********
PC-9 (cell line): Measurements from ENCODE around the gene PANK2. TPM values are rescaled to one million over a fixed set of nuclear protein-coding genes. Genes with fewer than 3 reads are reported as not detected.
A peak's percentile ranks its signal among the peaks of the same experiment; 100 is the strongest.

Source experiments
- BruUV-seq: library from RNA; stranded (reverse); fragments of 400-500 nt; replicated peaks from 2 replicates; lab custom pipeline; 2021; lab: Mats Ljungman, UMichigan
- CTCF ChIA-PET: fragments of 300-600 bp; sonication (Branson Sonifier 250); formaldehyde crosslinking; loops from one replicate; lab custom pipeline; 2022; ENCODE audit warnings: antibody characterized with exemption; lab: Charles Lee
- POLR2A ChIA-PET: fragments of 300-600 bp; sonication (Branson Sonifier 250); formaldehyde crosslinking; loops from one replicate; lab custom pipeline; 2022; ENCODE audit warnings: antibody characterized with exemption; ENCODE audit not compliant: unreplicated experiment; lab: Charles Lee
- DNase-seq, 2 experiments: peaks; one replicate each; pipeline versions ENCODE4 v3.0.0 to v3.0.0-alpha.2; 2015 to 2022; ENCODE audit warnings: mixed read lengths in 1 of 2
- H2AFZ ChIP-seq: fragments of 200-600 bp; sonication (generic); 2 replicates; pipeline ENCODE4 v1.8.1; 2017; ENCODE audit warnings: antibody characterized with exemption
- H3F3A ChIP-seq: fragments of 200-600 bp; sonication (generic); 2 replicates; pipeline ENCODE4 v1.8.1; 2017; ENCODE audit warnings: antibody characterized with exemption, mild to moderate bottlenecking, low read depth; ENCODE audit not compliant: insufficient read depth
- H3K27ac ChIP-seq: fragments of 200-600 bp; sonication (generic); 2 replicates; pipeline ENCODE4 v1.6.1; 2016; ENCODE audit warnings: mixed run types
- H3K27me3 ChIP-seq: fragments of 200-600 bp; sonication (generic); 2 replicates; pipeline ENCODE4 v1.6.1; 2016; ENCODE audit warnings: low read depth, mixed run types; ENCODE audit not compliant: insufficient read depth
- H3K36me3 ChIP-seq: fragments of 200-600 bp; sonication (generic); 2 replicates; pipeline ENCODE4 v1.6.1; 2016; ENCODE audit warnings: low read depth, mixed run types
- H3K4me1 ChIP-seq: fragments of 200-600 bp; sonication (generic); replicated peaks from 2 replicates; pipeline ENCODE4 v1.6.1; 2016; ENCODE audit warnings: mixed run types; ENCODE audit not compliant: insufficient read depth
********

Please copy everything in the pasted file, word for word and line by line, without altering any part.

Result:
PC-9 (cell line): Measurements from ENCODE around the gene PANK2. TPM values are rescaled to one million over a fixed set of nuclear protein-coding genes. Genes with fewer than 3 reads are reported as not detected.
A peak's percentile ranks its signal among the peaks of the same experiment; 100 is the strongest.

Source experiments
- BruUV-seq: library from RNA; stranded (reverse); fragments of 400-500 nt; replicated peaks from 2 replicates; lab custom pipeline; 2021; lab: Mats Ljungman, UMichigan
- CTCF ChIA-PET: fragments of 300-600 bp; sonication (Branson Sonifier 250); formaldehyde crosslinking; loops from one replicate; lab custom pipeline; 2022; ENCODE audit warnings: antibody characterized with exemption; lab: Charles Lee
- POLR2A ChIA-PET: fragments of 300-600 bp; sonication (Branson Sonifier 250); formaldehyde crosslinking; loops from one replicate; lab custom pipeline; 2022; ENCODE audit warnings: antibody characterized with exemption; ENCODE audit not compliant: unreplicated experiment; lab: Charles Lee
- DNase-seq, 2 experiments: peaks; one replicate each; pipeline versions ENCODE4 v3.0.0 to v3.0.0-alpha.2; 2015 to 2022; ENCODE audit warnings: mixed read lengths in 1 of 2
- H2AFZ ChIP-seq: fragments of 200-600 bp; sonication (generic); 2 replicates; pipeline ENCODE4 v1.8.1; 2017; ENCODE audit warnings: antibody characterized with exemption
- H3F3A ChIP-seq: fragments of 200-600 bp; sonication (generic); 2 replicates; pipeline ENCODE4 v1.8.1; 2017; ENCODE audit warnings: antibody characterized with exemption, mild to moderate bottlenecking, low read depth; ENCODE audit not compliant: insufficient read depth
- H3K27ac ChIP-seq: fragments of 200-600 bp; sonication (generic); 2 replicates; pipeline ENCODE4 v1.6.1; 2016; ENCODE audit warnings: mixed run types
- H3K27me3 ChIP-seq: fragments of 200-600 bp; sonication (generic); 2 replicates; pipeline ENCODE4 v1.6.1; 2016; ENCODE audit warnings: low read depth, mixed run types; ENCODE audit not compliant: insufficient read depth
- H3K36me3 ChIP-seq: fragments of 200-600 bp; sonication (generic); 2 replicates; pipeline ENCODE4 v1.6.1; 2016; ENCODE audit warnings: low read depth, mixed run types
- H3K4me1 ChIP-seq: fragments of 200-600 bp; sonication (generic); replicated peaks from 2 replicates; pipeline ENCODE4 v1.6.1; 2016; ENCODE audit warnings: mixed run types; ENCODE audit not compliant: insufficient read depth